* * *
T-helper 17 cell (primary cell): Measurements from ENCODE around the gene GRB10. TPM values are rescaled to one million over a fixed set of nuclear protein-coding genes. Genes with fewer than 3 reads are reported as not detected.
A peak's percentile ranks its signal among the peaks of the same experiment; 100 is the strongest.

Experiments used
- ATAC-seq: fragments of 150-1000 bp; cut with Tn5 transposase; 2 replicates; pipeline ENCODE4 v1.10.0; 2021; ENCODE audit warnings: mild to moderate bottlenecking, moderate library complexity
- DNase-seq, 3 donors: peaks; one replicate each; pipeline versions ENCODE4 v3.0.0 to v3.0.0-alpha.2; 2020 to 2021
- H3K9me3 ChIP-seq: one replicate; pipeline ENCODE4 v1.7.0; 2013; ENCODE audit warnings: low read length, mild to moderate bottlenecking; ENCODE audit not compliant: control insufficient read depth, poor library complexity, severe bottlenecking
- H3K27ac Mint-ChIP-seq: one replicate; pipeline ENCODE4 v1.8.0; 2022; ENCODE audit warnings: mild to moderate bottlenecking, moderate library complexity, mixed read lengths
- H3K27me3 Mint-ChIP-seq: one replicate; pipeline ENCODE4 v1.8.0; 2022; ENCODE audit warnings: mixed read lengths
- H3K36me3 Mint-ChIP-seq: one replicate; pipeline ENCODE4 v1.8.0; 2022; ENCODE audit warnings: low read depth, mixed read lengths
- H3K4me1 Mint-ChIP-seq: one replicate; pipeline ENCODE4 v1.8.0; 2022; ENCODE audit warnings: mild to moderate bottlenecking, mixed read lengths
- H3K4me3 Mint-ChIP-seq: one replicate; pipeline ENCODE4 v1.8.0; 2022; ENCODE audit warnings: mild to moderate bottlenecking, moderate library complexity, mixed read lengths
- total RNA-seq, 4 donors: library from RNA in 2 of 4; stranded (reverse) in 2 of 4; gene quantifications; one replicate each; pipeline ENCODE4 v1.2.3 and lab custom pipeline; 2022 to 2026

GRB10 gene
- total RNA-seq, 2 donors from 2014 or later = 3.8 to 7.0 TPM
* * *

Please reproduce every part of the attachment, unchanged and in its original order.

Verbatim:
T-helper 17 cell (primary cell): Measurements from ENCODE around the gene GRB10. TPM values are rescaled to one million over a fixed set of nuclear protein-coding genes. Genes with fewer than 3 reads are reported as not detected.
A peak's percentile ranks its signal among the peaks of the same experiment; 100 is the strongest.

Experiments used
- ATAC-seq: fragments of 150-1000 bp; cut with Tn5 transposase; 2 replicates; pipeline ENCODE4 v1.10.0; 2021; ENCODE audit warnings: mild to moderate bottlenecking, moderate library complexity
- DNase-seq, 3 donors: peaks; one replicate each; pipeline versions ENCODE4 v3.0.0 to v3.0.0-alpha.2; 2020 to 2021
- H3K9me3 ChIP-seq: one replicate; pipeline ENCODE4 v1.7.0; 2013; ENCODE audit warnings: low read length, mild to moderate bottlenecking; ENCODE audit not compliant: control insufficient read depth, poor library complexity, severe bottlenecking
- H3K27ac Mint-ChIP-seq: one replicate; pipeline ENCODE4 v1.8.0; 2022; ENCODE audit warnings: mild to moderate bottlenecking, moderate library complexity, mixed read lengths
- H3K27me3 Mint-ChIP-seq: one replicate; pipeline ENCODE4 v1.8.0; 2022; ENCODE audit warnings: mixed read lengths
- H3K36me3 Mint-ChIP-seq: one replicate; pipeline ENCODE4 v1.8.0; 2022; ENCODE audit warnings: low read depth, mixed read lengths
- H3K4me1 Mint-ChIP-seq: one replicate; pipeline ENCODE4 v1.8.0; 2022; ENCODE audit warnings: mild to moderate bottlenecking, mixed read lengths
- H3K4me3 Mint-ChIP-seq: one replicate; pipeline ENCODE4 v1.8.0; 2022; ENCODE audit warnings: mild to moderate bottlenecking, moderate library complexity, mixed read lengths
- total RNA-seq, 4 donors: library from RNA in 2 of 4; stranded (reverse) in 2 of 4; gene quantifications; one replicate each; pipeline ENCODE4 v1.2.3 and lab custom pipeline; 2022 to 2026

GRB10 gene
- total RNA-seq, 2 donors from 2014 or later = 3.8 to 7.0 TPM